Lightning just as frightening on Jupiter as it is on Earth
Juno probe strikes at the similarities despite differences in planets' size and structure
Lightning is strikingly similar on Jupiter as it is on Earth, data from the Juno probe has revealed.
A study of data from the NASA hardware has shown that pulses during the birth of lightning on the distant gas giant occur at a similar rate to our terrestrial orb, despite the two planets' considerable differences in size and structure.
A team led by Ivana Kolmašová, a postdoctoral researcher at the Institute of Atmospheric Physics of the Czech Academy of Sciences, has concluded that even run of the mill thunderstorms may be comparable between the two planets.
The details of the processes initiating lightning on Jupiter have been fairly obscure to planetary scientists, although observations of the atmospheric phenomenon were made by Voyager 1 in the late 1970s.
One giveaway is the existence of Jovian whistlers, which propagate electromagnetic waves at very low frequencies, equivalent to audible sound frequencies.
"The Juno mission revealed electromagnetic signals of Jovian rapid whistlers at a cadence of a few lightning discharges per second, comparable to observations of return strokes at Earth," said the paper published in Nature Communications this week.
"The duration of these discharges was below a few milliseconds and below one millisecond in the case of Jovian dispersed pulses, which were also discovered by Juno," the paper said.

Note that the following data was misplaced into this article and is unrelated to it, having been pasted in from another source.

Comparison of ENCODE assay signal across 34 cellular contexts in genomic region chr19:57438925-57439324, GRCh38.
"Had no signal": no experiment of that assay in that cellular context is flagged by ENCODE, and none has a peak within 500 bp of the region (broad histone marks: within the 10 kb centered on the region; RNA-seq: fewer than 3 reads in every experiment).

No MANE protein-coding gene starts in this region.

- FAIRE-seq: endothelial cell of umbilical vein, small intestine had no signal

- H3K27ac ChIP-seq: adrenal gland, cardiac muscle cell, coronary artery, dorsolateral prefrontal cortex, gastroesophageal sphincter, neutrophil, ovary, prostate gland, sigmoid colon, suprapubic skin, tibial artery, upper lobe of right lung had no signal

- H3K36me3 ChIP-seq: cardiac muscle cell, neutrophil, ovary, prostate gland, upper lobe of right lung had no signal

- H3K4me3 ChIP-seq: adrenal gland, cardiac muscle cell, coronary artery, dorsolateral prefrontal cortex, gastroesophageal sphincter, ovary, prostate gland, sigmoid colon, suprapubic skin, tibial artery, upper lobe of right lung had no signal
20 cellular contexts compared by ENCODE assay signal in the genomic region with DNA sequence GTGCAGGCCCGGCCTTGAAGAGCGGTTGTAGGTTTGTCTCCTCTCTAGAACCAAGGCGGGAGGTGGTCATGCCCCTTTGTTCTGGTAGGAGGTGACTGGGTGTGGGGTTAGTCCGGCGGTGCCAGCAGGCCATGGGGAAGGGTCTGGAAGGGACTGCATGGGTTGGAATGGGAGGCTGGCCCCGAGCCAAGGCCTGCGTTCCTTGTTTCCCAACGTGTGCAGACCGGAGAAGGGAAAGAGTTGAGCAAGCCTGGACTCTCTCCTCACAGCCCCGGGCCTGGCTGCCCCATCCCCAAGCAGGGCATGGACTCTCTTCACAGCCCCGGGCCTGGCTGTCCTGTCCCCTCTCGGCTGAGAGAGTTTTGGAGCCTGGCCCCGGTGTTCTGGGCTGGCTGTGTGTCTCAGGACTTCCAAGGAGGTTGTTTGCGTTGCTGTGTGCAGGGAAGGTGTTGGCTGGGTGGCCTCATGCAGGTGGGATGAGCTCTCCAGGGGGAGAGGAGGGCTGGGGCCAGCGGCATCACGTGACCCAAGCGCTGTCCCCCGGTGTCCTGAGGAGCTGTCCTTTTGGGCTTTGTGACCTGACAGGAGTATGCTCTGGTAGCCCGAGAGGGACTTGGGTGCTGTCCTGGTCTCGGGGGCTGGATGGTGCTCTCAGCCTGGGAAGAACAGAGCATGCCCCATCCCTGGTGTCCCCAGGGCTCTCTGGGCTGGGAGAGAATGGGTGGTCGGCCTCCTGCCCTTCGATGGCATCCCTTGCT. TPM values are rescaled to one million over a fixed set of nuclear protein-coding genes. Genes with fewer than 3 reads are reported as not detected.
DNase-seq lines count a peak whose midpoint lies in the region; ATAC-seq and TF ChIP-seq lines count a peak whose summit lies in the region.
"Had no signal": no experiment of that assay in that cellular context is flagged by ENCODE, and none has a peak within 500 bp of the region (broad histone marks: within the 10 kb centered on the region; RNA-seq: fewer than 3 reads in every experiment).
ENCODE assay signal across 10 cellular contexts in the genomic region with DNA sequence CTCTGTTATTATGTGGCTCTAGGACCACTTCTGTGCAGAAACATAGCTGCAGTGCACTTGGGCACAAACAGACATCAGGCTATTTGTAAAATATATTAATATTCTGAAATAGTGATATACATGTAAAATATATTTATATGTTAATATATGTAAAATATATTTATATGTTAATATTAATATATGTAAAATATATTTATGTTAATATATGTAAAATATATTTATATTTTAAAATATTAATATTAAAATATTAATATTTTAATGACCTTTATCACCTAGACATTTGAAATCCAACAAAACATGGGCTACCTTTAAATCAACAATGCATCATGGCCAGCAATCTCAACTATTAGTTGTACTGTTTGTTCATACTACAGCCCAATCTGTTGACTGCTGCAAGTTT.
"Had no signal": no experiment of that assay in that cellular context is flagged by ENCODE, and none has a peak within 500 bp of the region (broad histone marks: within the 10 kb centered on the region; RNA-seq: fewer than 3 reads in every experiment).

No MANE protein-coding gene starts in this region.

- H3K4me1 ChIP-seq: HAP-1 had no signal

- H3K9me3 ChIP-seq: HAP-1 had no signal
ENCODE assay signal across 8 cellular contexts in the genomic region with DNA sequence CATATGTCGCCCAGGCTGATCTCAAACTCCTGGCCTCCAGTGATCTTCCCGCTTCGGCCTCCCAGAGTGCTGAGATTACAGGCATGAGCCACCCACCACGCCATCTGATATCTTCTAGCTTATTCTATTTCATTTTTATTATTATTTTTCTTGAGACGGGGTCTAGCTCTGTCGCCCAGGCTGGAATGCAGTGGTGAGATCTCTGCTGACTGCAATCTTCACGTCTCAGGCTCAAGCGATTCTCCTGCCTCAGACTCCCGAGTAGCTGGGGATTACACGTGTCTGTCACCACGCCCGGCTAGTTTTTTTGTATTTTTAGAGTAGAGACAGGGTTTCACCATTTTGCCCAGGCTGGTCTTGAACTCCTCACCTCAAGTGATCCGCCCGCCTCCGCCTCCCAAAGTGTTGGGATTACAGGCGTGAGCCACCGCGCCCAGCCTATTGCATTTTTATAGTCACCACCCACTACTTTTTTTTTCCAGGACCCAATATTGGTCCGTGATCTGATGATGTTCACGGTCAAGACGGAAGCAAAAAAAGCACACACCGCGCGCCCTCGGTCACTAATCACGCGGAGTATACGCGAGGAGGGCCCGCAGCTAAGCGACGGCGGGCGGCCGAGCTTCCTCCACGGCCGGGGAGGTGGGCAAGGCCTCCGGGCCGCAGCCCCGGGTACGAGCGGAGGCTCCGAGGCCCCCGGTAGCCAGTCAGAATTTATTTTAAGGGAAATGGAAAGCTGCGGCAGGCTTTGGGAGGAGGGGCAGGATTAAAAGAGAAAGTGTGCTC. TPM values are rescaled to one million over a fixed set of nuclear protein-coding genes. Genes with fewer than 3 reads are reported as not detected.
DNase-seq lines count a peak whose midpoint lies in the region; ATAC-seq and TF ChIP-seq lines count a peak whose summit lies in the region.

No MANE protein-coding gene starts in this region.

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The team analyzed nearly five years of data from Juno's radio receiver during its polar orbit around Jupiter. The results suggested step-like features of lightning initiation similar to observations from thunderstorms on Earth.
"Our results indicate that Jovian lightning is initiated at a larger spatial scale compared to processes preceding cloud-to-ground lightning in the Earth's atmosphere, but the process might be comparable to the initiation of normal intracloud lightning," the researchers said.
Juno was launched by the Atlas V rocket from the Cape Canaveral Air Force Station (CCAFS) in August 2011. It reached Jupiter in 2016 to become the first probe to peek behind the massive gas giant's dense layer of clouds.
In 2021, Juno's data showed the Great Red Spot is much deeper than had been believed and offered more detail on the planet's banded structures below its cloud layer.
After leaving polar orbit, the probe had a close encounter with the Jovian moon Europa in September last year, after which NASA released the highest resolution photograph ever taken of its icy crust. ®